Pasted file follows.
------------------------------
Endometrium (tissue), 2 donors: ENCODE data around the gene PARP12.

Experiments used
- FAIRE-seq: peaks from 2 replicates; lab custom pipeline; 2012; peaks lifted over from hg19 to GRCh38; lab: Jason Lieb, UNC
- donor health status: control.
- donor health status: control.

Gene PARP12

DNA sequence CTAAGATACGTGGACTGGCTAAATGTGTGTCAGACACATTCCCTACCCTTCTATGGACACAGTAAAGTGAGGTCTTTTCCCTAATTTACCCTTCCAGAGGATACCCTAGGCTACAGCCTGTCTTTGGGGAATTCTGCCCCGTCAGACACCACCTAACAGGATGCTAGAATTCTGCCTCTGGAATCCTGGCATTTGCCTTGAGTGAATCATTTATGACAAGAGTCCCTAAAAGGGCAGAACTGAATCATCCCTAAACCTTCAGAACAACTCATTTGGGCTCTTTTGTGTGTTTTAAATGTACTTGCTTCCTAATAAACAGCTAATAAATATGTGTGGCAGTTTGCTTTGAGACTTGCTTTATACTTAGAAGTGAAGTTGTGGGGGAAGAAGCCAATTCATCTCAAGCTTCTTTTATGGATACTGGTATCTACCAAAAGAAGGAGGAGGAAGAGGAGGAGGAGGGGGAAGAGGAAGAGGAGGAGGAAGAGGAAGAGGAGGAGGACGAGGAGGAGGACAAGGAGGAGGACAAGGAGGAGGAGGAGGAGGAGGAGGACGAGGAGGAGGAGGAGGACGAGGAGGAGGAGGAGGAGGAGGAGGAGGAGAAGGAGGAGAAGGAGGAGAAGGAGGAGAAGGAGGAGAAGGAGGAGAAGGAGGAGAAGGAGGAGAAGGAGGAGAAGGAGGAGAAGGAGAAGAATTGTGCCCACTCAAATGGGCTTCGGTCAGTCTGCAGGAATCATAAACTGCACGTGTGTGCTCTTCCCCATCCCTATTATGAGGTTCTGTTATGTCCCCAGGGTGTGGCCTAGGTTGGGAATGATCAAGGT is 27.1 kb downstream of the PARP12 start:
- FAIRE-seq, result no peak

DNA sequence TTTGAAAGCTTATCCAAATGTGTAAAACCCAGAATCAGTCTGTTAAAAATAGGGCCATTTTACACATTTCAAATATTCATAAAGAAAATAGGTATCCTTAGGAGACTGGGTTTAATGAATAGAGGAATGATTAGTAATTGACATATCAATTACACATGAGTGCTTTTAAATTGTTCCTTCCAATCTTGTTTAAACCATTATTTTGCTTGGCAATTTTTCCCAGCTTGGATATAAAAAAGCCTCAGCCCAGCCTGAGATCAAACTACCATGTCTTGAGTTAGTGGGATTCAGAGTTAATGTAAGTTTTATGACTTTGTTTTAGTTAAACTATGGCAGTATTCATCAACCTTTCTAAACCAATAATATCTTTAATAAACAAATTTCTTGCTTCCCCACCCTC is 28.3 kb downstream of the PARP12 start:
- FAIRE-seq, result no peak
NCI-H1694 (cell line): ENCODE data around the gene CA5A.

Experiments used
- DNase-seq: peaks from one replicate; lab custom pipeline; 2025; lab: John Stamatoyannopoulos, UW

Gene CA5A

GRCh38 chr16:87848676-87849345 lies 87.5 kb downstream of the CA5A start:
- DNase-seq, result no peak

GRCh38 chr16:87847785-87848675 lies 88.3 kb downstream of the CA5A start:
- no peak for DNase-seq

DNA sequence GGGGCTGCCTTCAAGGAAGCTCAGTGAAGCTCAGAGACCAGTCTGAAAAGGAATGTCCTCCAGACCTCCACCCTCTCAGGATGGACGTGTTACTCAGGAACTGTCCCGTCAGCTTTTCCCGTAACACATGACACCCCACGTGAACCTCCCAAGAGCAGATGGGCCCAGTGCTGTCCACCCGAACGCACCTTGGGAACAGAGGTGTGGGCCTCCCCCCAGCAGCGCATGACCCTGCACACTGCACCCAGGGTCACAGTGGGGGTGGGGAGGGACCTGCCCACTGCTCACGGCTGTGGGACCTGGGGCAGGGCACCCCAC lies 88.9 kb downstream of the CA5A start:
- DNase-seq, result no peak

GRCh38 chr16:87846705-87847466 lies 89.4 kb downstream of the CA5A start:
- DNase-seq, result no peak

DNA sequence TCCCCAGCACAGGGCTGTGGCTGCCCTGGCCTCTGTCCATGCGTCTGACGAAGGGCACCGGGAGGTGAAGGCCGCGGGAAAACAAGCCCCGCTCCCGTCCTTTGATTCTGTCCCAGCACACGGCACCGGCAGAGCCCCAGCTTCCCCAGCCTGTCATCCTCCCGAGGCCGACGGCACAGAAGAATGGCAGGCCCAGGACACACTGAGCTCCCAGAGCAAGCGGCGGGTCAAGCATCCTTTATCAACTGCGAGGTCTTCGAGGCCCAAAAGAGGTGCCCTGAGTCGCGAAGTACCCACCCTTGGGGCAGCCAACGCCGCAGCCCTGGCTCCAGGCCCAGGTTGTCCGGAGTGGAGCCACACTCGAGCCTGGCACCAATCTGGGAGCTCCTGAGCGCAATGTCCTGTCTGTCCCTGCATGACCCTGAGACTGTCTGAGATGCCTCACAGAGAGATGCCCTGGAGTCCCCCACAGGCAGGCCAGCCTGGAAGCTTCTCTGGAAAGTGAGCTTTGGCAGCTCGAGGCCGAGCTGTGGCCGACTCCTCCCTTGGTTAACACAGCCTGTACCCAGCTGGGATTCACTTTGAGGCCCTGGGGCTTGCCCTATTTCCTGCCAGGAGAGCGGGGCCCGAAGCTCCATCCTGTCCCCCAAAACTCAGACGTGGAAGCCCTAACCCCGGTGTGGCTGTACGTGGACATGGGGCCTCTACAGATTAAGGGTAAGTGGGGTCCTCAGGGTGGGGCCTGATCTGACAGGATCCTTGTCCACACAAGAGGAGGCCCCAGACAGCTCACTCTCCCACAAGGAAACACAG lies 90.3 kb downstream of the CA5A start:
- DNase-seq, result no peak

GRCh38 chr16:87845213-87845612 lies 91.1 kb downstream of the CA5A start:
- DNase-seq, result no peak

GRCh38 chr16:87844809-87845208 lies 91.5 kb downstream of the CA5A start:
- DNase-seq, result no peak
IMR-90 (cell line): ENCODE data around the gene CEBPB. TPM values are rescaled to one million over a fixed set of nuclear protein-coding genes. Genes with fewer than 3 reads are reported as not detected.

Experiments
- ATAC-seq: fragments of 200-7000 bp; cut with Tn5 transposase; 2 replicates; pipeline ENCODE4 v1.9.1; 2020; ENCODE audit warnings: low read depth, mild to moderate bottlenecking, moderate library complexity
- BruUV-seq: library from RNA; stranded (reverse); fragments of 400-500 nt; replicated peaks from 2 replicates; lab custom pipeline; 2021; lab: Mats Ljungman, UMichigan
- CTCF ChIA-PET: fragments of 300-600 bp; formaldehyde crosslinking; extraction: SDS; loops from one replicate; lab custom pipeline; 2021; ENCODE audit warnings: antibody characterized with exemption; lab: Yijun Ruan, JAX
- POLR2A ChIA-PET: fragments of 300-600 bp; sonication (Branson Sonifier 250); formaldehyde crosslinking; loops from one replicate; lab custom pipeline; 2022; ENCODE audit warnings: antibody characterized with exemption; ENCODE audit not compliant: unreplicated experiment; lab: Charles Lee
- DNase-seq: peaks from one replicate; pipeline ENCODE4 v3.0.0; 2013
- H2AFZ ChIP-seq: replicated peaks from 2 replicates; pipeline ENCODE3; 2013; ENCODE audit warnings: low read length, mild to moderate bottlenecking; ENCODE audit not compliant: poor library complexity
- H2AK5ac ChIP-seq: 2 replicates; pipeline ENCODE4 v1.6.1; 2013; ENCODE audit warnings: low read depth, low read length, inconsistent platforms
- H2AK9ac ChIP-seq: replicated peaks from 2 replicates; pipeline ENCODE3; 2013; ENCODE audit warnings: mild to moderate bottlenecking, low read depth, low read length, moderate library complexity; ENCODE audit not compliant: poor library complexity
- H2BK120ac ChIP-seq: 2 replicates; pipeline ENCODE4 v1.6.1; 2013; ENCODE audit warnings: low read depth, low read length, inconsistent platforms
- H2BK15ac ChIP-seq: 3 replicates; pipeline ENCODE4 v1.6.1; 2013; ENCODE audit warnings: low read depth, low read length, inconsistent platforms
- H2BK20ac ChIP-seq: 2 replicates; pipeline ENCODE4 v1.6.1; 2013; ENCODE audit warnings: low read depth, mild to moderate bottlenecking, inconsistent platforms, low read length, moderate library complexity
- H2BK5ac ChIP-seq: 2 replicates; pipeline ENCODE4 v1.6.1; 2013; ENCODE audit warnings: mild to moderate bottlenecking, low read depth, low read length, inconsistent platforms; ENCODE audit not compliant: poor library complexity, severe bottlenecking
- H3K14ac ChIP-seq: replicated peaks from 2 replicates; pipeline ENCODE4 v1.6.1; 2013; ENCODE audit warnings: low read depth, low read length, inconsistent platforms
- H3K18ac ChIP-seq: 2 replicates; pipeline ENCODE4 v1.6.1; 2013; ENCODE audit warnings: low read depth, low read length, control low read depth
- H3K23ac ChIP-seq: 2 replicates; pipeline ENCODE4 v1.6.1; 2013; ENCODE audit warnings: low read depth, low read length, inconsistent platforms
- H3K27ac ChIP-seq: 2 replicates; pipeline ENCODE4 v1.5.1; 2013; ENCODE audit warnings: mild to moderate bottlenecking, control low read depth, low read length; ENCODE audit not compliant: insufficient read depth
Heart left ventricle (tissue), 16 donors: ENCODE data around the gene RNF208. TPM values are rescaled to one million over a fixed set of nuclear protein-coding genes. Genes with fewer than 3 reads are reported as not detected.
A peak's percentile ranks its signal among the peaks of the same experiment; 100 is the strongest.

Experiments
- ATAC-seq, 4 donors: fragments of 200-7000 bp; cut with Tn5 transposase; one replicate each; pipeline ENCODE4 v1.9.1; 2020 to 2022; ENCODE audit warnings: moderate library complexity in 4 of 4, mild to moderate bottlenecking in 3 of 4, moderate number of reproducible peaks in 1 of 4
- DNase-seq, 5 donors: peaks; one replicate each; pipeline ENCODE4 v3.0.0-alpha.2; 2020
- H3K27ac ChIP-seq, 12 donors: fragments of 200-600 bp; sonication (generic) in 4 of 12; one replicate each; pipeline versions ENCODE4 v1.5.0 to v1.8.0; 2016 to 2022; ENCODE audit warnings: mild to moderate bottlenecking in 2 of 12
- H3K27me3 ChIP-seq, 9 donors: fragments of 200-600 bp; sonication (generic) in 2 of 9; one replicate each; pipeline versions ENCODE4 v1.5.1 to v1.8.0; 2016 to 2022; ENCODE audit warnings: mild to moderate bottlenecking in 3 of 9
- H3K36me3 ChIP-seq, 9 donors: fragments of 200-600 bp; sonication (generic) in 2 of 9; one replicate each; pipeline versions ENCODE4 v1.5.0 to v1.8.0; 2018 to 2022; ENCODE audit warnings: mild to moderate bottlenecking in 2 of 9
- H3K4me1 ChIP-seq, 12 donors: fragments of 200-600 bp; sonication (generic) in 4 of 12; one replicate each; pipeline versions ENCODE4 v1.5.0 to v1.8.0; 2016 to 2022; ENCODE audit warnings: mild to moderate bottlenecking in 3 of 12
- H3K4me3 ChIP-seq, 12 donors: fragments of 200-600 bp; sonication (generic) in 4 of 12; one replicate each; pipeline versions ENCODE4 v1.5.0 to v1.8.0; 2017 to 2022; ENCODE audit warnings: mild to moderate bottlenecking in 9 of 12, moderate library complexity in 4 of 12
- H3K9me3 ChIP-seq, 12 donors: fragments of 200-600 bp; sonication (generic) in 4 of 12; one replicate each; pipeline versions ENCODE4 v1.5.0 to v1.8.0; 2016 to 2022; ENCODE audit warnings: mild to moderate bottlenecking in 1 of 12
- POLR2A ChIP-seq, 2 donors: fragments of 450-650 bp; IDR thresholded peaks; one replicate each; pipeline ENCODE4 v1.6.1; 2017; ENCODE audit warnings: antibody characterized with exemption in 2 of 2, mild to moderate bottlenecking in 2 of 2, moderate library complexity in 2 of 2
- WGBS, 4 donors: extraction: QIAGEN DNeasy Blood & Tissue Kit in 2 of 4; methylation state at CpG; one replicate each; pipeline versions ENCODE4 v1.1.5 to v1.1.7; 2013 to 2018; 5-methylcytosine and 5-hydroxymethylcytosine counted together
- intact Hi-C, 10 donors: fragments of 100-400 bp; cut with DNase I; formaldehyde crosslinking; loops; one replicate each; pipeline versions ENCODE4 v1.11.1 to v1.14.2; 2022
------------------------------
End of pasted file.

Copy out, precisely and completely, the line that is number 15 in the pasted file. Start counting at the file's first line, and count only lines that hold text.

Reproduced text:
GRCh38 chr16:87848676-87849345 lies 87.5 kb downstream of the CA5A start: